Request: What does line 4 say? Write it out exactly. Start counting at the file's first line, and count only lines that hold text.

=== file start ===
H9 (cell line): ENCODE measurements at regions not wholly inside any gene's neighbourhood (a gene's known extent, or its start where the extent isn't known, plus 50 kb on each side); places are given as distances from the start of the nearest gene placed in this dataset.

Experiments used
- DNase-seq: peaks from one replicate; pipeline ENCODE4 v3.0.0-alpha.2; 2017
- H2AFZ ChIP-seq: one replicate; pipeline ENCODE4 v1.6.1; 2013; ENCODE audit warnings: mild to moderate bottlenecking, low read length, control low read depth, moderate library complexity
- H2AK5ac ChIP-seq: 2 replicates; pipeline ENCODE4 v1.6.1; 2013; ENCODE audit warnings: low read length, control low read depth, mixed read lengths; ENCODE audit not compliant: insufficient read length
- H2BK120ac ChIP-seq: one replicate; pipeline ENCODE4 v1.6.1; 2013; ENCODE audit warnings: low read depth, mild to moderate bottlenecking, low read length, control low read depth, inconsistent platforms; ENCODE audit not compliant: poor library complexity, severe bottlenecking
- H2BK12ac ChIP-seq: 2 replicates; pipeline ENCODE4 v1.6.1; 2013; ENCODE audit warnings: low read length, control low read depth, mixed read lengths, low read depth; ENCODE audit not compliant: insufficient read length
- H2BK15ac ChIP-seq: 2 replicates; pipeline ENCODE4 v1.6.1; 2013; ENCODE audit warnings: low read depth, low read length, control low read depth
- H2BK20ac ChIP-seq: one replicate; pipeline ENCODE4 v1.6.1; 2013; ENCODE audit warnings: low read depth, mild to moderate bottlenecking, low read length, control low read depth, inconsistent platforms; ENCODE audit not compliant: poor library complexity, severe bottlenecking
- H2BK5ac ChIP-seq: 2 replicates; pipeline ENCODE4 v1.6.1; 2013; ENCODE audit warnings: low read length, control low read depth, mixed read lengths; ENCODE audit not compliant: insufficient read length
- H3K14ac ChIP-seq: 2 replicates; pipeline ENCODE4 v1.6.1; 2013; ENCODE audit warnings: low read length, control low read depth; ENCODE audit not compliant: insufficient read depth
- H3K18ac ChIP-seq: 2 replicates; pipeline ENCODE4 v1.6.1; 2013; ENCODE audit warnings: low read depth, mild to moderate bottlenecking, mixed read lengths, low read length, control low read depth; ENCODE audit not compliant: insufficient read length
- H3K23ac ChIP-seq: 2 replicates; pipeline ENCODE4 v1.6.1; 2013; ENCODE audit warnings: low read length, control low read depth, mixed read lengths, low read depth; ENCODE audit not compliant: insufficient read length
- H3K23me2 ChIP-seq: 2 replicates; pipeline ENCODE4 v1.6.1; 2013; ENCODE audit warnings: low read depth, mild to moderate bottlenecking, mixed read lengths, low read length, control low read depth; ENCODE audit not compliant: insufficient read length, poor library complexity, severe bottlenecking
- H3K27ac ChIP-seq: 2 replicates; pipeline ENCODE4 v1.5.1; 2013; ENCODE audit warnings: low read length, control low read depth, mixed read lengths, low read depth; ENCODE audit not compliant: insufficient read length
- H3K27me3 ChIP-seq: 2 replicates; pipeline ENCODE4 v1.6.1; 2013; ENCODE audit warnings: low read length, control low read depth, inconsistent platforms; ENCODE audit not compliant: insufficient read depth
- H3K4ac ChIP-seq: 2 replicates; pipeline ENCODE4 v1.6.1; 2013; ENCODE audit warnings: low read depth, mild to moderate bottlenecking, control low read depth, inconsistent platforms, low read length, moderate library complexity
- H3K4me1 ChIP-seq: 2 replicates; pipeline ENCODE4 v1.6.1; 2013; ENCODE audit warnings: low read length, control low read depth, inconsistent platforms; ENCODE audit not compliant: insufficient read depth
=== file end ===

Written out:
- H2AFZ ChIP-seq: one replicate; pipeline ENCODE4 v1.6.1; 2013; ENCODE audit warnings: mild to moderate bottlenecking, low read length, control low read depth, moderate library complexity